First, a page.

Study finds honeybee venom triggers immune response

November 25, 2013, Austrian Science Fund (FWF)
Buzzing around in the service of science. Response against bee venom supports hypothesis on the origin of allergies. Credit: Triff/Shutterstock

Allergy-like immune reactions could represent a mechanism of the body that protects it against toxins. This surprising conclusion has been reached by scientists at Stanford University, USA, working on a research project co-financed by the FWF. The recently published findings prove that honeybee venom triggers an immune response in mice associated with the formation of IgE antibodies, which are also typical for allergic responses. These IgEs then confer protection against higher amounts of the venom subsequently administered to the mice. Thus, for the first time, IgEs were observed as having a direct protective function against a venom – a finding that substantiates a controversial hypothesis on the emergence of allergies formulated in the 1990s.

Allergies are quite unnecessary: instead of fighting microbes that pose a threat to health, the immune system targets harmless pollens, hairs or dust particles. The question as to why the body puts up such a fight against harmless substances is one that preoccupies scientists all over the world. A study by an Erwin Schrödinger Fellow of the Austrian Science Fund FWF, which has been currently published in the journal Immunity, gives new impetus to a controversial hypothesis for the explanation of such .

Toxin Protects Against More Toxin

Dr. Philipp Starkl, who is using his fellowship to collaborate with Prof. Stephen J. Galli and his team at the Department of Pathology at Stanford University School of Medicine, summarises the results of the joint study as follows: "Mice, to whom we had previously administered small amounts of honeybee venom, subsequently displayed astonishing resistance to larger volumes of the toxin. As in the case with a vaccination, the body appeared to build a kind of immune protection against the ." Interestingly, however, completely different responses in humans are also known – in some unfortunate people repeated contact with bee venom causes allergic reactions or even an anaphylactic shock. IgE-type antibodies are mainly responsible for this response.

Dr. Starkl and his colleagues investigated the question as to whether these antibodies are also involved in the reactions observed in mice. To establish this, honeybee venom was administered to three different mouse strains, in which the functioning of an immune reaction based on IgE was prevented in different ways. The results showed that, unlike the previously examined "normal" mice strains, these mice were unable to form any protection against honeybee venom. Therefore, IgEs seem to have a positive function in mice. This finding patently contradicts what was already known from humans, in who IgE antibodies are mainly seen as causing allergic reactions. It had been suspected that a positive function existed beyond this (for example in the to parasites); however, it had not been possible to demonstrate it directly up to now.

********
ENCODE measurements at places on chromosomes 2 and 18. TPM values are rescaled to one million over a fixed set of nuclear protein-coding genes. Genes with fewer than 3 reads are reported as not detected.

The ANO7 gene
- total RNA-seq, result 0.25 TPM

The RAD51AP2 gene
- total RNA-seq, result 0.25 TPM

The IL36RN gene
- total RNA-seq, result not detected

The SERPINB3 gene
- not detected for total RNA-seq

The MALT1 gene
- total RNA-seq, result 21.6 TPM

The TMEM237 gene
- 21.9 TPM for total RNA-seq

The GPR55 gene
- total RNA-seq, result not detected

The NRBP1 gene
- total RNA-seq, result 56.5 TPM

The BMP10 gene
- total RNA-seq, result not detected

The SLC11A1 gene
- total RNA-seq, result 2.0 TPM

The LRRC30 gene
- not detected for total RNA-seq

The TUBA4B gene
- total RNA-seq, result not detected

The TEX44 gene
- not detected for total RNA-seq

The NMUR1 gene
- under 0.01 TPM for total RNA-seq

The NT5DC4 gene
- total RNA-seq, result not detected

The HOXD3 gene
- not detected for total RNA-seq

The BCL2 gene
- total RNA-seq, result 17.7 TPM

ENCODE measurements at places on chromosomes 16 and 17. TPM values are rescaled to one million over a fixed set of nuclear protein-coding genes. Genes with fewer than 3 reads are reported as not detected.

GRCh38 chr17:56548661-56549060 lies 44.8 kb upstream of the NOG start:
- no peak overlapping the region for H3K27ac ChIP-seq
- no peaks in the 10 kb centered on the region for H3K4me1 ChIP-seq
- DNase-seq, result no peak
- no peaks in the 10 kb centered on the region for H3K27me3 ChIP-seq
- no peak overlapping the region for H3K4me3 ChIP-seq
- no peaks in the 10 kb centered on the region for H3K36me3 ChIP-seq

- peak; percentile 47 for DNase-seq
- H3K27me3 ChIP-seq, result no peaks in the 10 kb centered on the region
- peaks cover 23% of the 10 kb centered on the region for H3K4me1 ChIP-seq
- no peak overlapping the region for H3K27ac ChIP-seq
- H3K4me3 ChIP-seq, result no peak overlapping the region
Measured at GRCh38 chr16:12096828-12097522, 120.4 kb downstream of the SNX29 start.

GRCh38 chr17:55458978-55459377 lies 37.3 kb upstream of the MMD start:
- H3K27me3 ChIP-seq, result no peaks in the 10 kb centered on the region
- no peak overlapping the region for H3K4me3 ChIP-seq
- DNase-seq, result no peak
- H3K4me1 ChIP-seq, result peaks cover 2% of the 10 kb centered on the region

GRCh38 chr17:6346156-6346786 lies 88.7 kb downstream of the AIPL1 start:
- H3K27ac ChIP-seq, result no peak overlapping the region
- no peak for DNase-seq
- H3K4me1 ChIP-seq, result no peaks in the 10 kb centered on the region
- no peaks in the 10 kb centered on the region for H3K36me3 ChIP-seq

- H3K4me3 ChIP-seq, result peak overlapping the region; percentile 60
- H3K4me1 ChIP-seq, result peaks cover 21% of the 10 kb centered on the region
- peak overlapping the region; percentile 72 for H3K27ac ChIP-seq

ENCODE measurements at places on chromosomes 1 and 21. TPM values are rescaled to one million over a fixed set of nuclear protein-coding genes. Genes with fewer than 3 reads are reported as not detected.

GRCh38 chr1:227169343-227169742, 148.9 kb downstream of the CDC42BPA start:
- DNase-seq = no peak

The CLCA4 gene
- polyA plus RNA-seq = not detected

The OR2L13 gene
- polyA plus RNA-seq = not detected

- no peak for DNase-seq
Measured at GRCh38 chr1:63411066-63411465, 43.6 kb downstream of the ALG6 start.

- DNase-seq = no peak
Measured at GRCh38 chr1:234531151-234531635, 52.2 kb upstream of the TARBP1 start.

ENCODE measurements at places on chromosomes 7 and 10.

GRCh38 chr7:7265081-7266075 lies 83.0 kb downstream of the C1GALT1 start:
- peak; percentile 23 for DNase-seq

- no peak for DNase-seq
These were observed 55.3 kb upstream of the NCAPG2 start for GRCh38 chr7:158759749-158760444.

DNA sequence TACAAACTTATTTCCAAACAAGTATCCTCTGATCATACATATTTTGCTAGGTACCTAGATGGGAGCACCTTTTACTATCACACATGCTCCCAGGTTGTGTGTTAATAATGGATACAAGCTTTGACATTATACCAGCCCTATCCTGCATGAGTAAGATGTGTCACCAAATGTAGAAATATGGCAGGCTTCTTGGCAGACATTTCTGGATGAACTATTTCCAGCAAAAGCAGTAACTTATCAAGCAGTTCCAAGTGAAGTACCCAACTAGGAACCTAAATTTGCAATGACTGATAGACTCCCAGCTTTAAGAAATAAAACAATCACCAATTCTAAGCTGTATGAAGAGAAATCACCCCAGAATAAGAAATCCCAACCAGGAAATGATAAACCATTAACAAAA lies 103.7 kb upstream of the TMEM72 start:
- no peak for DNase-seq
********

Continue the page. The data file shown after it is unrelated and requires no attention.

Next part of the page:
Evolution Follows Function

The Stanford team though was not very surprised to discover this positive function of IgE. Dr. Starkl, who, together with his Belgian colleague Dr. Thomas Marichal, is co-first author of the current publication, explains: "In our view, the assumption that the function of IgE antibodies is limited to triggering allergic reactions always fell short of the mark. Otherwise, IgEs would surely have been eliminated in the course of evolution, a consideration that also underlies the so-called toxin hypothesis."

According to this hypothesis, the body can build protection against toxic substances using IgE antibodies and allergic reactions. Thus, IgEs would have fulfilled a very important role in human evolution – which only relinquished its significance with the development of increasingly protected lifestyles of humans. Furthermore, according to the hypothesis, allergic reactions are extreme or uncontrolled forms of the protection mechanism. The "underemployment" of this response in modern times could then actually contribute to its tendency to malfunction or overreact.

The toxin hypothesis, which was proposed by Margie Profet in 1991, has been hotly contested up to now – but never been refuted. The research carried out by the FWF Erwin Schrödinger Fellow now provides the first experimental finding that substantiates it – and demonstrates, once again, the importance of keeping an open mind in science.

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